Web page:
Saturday, December 13, 2008

If Beyonce's Stylist Died in the Forest and No One Heard...

This past week, two relatives of celebrities met their demise: Mark Ruffalo’s brother in an apparent Russian roulette accident in an apparent homicide and Macaulay Culkin’s sister in a car accident. Both of these events appeared in the breaking news headlines on websites and news channels, and will soon be buried by newer occasions of sensational celebrity news.

I would understand if Ruffalo or Culkin themselves died, but their siblings were hardly public figures. Is being related to a famous person really enough to qualify for headline-news status? And if so, where does it end? First cousin? Second cousin? Second cousin thrice removed? The line is blurry, and, more to the point, silly to try to determine. People like Scott Ruffalo and Dakota Culkin deserve an obituary like anyone else, but not 20% of the headline space on the Yahoo home page. Their passings are private matters, and should not be covered this intensely unless they actually affect the public in some way.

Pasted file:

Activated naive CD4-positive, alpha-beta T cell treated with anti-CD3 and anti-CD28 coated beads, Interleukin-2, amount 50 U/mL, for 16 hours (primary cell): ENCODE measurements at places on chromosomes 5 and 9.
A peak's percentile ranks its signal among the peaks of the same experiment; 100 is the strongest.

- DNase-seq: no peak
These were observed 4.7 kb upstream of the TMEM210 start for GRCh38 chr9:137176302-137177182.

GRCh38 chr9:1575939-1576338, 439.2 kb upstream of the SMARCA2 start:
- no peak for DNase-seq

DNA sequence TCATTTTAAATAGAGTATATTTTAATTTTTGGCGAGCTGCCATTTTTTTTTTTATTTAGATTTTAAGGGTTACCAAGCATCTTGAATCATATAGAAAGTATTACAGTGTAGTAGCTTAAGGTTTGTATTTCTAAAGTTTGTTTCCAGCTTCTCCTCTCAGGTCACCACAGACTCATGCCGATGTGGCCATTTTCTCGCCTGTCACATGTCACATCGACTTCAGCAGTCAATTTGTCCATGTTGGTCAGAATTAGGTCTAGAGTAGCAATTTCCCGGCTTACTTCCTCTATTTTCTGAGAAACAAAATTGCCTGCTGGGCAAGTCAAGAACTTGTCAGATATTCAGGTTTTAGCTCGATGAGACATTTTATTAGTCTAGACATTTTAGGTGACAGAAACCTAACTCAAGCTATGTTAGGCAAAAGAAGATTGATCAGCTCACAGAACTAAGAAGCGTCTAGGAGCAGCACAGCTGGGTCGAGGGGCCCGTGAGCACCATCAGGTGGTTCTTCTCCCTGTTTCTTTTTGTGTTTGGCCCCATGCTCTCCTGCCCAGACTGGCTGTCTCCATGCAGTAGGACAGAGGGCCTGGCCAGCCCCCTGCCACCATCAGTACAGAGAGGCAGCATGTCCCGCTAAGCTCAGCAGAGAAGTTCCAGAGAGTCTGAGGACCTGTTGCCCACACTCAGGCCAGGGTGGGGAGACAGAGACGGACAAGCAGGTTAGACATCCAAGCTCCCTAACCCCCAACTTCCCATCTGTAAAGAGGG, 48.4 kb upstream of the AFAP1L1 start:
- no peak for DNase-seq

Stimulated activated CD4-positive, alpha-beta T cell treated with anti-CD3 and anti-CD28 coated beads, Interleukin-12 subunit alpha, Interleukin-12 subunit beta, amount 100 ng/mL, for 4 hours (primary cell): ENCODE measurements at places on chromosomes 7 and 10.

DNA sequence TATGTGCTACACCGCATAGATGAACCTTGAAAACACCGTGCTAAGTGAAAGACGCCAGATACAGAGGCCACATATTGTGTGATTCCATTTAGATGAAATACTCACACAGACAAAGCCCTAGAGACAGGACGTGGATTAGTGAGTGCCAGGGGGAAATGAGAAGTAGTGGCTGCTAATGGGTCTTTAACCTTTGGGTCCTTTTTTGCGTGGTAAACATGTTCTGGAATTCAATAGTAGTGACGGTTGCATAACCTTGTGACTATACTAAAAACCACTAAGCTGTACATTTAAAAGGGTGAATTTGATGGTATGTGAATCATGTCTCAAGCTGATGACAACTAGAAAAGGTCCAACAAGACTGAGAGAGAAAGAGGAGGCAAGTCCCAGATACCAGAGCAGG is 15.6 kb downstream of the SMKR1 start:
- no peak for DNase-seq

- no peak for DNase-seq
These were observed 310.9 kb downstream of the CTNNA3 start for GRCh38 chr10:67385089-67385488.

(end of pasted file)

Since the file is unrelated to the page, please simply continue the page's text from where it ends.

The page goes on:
Interestingly, the online Times of London article about Culkin’s sister devoted the majority its words to a brief history of Culkin’s career and life. Clearly the paparazzi hardly even care about her sister; her death is only an excuse for a filler item about her brother, the troubled child star.

I’m not the first person to criticize the 24-hour news machine, and I won’t be the last. But I feel strongly that our journalists should do a better job of censoring the information they feel is newsworthy, and concentrate more on topics of actual importance to the society they serve.

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